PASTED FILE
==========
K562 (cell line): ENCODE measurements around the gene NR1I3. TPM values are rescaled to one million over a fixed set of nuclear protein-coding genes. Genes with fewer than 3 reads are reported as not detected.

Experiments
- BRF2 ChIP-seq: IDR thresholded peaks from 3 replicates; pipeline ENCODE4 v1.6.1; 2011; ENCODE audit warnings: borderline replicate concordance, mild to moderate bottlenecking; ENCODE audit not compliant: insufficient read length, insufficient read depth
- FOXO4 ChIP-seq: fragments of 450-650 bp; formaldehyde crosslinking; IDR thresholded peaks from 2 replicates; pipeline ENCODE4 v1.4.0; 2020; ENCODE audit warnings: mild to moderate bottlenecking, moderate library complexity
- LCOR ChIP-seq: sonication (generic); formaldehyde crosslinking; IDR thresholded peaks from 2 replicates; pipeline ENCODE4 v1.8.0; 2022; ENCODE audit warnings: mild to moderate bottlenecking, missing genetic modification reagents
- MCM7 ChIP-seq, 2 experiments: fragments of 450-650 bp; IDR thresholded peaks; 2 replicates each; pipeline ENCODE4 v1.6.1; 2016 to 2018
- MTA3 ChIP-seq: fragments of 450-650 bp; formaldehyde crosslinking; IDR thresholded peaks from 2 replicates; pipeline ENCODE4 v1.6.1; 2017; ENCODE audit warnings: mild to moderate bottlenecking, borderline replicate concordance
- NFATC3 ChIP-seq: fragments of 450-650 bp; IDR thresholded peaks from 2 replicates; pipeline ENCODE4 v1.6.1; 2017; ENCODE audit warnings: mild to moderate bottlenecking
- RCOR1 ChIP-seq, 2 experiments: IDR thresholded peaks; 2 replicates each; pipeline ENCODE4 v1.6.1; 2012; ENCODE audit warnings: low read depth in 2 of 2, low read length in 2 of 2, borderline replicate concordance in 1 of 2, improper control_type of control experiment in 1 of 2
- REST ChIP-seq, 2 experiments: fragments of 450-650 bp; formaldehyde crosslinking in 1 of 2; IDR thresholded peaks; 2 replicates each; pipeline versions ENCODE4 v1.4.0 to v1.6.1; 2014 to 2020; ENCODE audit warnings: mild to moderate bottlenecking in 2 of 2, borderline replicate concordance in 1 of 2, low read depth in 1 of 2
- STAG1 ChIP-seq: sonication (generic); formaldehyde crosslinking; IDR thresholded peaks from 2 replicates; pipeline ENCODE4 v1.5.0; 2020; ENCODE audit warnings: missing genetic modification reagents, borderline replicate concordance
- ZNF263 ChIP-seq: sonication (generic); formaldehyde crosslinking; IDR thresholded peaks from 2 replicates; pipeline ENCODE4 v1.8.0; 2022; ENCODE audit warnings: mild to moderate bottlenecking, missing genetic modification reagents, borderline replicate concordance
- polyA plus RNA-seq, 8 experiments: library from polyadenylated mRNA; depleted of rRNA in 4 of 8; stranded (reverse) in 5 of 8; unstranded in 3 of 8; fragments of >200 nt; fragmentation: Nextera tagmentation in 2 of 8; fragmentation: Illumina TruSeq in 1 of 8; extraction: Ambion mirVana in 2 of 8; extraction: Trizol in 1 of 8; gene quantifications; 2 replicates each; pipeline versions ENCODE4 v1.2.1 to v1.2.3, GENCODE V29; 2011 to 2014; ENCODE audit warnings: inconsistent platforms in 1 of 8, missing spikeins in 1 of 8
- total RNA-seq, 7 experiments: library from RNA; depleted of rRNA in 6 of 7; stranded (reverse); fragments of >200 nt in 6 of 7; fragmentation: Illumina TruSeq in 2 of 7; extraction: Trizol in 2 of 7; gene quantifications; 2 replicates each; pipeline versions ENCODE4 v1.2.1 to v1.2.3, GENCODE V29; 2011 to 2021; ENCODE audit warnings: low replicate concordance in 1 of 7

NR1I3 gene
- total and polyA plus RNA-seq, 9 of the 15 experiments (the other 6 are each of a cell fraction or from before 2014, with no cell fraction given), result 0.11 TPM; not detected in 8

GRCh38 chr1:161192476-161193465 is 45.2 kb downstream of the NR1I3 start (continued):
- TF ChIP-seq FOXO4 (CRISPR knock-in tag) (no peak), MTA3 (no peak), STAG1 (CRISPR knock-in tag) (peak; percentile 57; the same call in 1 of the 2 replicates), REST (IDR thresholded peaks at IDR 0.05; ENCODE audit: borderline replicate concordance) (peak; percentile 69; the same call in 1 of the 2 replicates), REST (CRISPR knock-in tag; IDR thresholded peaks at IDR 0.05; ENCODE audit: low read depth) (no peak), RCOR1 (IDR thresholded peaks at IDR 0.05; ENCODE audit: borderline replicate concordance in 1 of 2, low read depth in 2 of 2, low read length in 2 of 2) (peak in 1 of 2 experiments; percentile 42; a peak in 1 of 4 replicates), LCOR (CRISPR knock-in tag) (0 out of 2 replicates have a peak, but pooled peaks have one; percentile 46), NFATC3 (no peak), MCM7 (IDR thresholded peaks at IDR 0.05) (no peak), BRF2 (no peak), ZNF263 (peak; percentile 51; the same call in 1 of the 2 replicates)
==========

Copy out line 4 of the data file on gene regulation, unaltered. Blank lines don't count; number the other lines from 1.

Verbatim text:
- FOXO4 ChIP-seq: fragments of 450-650 bp; formaldehyde crosslinking; IDR thresholded peaks from 2 replicates; pipeline ENCODE4 v1.4.0; 2020; ENCODE audit warnings: mild to moderate bottlenecking, moderate library complexity